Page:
The Peoria City Council chose a new redistricting map Dec. 14, and it will be implemented before the 2022 election. 

Of the five finalist maps, No. 4 was determined by majority vote to be the new map.

“After a robust and citizen-centric redistricting process that included eight in-person meetings, two virtual meetings, an online engagement process and online mapping software, Peoria City Council approved a new council district map,” Peoria Mayor Cathy Carlat said.

“All of the maps we reviewed were submitted anonymously by the public, and I am thankful for those who engaged in this important process. The final map meets all federal legal requirements and keeps communities of interest intact. I am proud to support a map that was created by our community for our community.”

According to consultant comments provided by the city, the new map will decrease population deviation from 36.86% to 6.36%. 

The most notable details are the Pine District will increase the total minority population by 2%, minority voting age by 2%, Hispanic population by 1.4%, and Hispanic voting age by 1.5%. 

The Acacia District will see decreases in overall minority population by 5.34%, minority voting age by 5%, Hispanic population by 4.2%, and Hispanic voting age by 4.25%. 

Each age-restricted master-planned community will be entirely contained in a district, with no more than a single one in each. Each member of the council will continue to remain in their current district.

Accusations of gerrymandering and decreasing minority voting power were made at the council leading up to the meeting. 

Mesquite District Councilmember Bridget Binsbacher said she doesn’t want minority residents to feel taken advantage of or forgotten.

“The fact that there is the perception out there that we do not serve all people was of great concern to me,” Binsbacher said. 

“I don’t see it that way at all, but I’m not living in their shoes. If there are people out there who feel that way, I want to hear from them. I say this in all sincerity — I am a proud Hispanic woman. I am American of Mexican descent, second generation. My grandparents came here through the proper channels, earned their citizenship, and were hard-working citizens of this country. I, in no way, want to not be here for the Hispanic community or any community. We are one Peoria.”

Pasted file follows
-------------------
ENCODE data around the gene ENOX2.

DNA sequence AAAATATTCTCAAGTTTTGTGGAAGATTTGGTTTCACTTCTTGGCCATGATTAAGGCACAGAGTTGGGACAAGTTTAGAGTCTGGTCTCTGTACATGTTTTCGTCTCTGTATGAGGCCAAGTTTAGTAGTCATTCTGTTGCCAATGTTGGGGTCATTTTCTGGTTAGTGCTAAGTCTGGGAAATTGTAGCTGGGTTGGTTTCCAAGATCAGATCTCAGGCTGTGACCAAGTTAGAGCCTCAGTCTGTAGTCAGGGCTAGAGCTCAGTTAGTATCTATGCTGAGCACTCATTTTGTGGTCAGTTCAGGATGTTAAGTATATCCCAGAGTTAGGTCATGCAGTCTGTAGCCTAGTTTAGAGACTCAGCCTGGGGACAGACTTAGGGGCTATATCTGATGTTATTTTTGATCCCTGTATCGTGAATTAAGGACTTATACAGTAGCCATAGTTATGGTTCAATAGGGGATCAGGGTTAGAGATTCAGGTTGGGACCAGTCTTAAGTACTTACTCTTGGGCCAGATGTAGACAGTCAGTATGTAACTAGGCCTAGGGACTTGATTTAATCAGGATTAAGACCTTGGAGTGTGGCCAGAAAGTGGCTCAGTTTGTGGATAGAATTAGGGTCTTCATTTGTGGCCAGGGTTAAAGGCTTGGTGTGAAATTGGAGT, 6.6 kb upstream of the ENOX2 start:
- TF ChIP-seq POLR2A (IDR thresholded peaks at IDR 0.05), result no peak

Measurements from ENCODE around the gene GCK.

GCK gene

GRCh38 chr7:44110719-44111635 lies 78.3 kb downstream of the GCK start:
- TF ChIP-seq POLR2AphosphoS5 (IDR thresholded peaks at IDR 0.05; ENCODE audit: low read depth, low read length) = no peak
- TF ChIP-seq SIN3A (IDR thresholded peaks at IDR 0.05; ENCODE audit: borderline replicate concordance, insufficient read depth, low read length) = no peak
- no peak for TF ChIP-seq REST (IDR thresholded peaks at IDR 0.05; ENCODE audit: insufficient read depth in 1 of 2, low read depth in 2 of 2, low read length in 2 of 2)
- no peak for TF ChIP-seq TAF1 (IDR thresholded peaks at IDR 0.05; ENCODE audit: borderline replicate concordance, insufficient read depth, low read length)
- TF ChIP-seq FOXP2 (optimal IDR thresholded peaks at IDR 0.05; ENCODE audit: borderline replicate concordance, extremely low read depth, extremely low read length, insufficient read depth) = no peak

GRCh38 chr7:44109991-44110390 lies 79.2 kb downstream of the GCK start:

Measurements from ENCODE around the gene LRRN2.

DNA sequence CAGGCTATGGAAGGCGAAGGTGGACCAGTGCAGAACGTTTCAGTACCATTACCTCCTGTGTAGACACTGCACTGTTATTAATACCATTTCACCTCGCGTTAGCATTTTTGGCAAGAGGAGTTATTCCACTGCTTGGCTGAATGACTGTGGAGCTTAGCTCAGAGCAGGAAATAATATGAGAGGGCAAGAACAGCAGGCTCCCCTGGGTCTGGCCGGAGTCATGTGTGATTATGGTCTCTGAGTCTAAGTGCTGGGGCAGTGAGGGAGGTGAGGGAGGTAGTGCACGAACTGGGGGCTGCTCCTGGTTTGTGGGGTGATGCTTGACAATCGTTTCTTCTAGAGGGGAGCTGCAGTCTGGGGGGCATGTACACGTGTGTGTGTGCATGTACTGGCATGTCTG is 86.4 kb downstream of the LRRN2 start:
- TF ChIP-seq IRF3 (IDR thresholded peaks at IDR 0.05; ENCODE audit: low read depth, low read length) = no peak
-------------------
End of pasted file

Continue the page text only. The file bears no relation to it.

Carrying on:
Pine District Councilmember Denette Dunn voiced her concern that other councilmembers may have prioritized political self-interests over the public’s opinion.

“What about a councilmember cutting out the competition and putting those two candidates in a different district?” Dunn said.

“Could that be politically motivated? I don’t know. We all have to look at all this information. I’m not saying that it is or isn’t. There are a lot of things that are just not making sense. Why are we not listening to the public? Why aren’t we looking more at maps one and three?”

The new map will make a large impact on the population of each district, with an ideal population mark set at 31,831. 

Mesquite District is set to receive the largest change with a loss of 8,476 residents, resulting in a total population change from 41,160 to 32,684.

Pine District will gain 3,124 residents, rising from 29,374 to 32,498. 

Palo Verde District will welcome 2,363 new members, increasing from 28,999 to 31,362. 

Ironwood District will grow by 2,085 from 28,789 to 30,874. 

Acacia District will increase by 1,852 from 28,919 to 30,771. Willow will decrease by 948 from 33,744 to 32,796.

The final vote comes after a four-month process. Resolution 2021-85 was adopted on Aug. 17, to establish the legal criteria by which a new map was to be selected. 

The Redistricting Committee created a website, held 10 open houses, and used social media to inform the public. Map proposals and public opinions were accepted up until Oct. 31. Thirty-eight maps were submitted. 

Of the 38, 15 were thrown out due to unacceptable population deviation, according to the city. 

The remaining 23 were evaluated and narrowed down to seven, which was narrowed further to the five finalists presented to the city council. Six plans were cut due to concerns over contiguousness. One plan involved removing an incumbent from a district. Nine plans contained multiple age-restricted master-planned communities within the same district.

The district lines of the city were originally set in 1990, which was based on 1985 census data. Lines were re-evaluated after the censuses in 1990, 1995, 2000, 2010 and 2015.

PT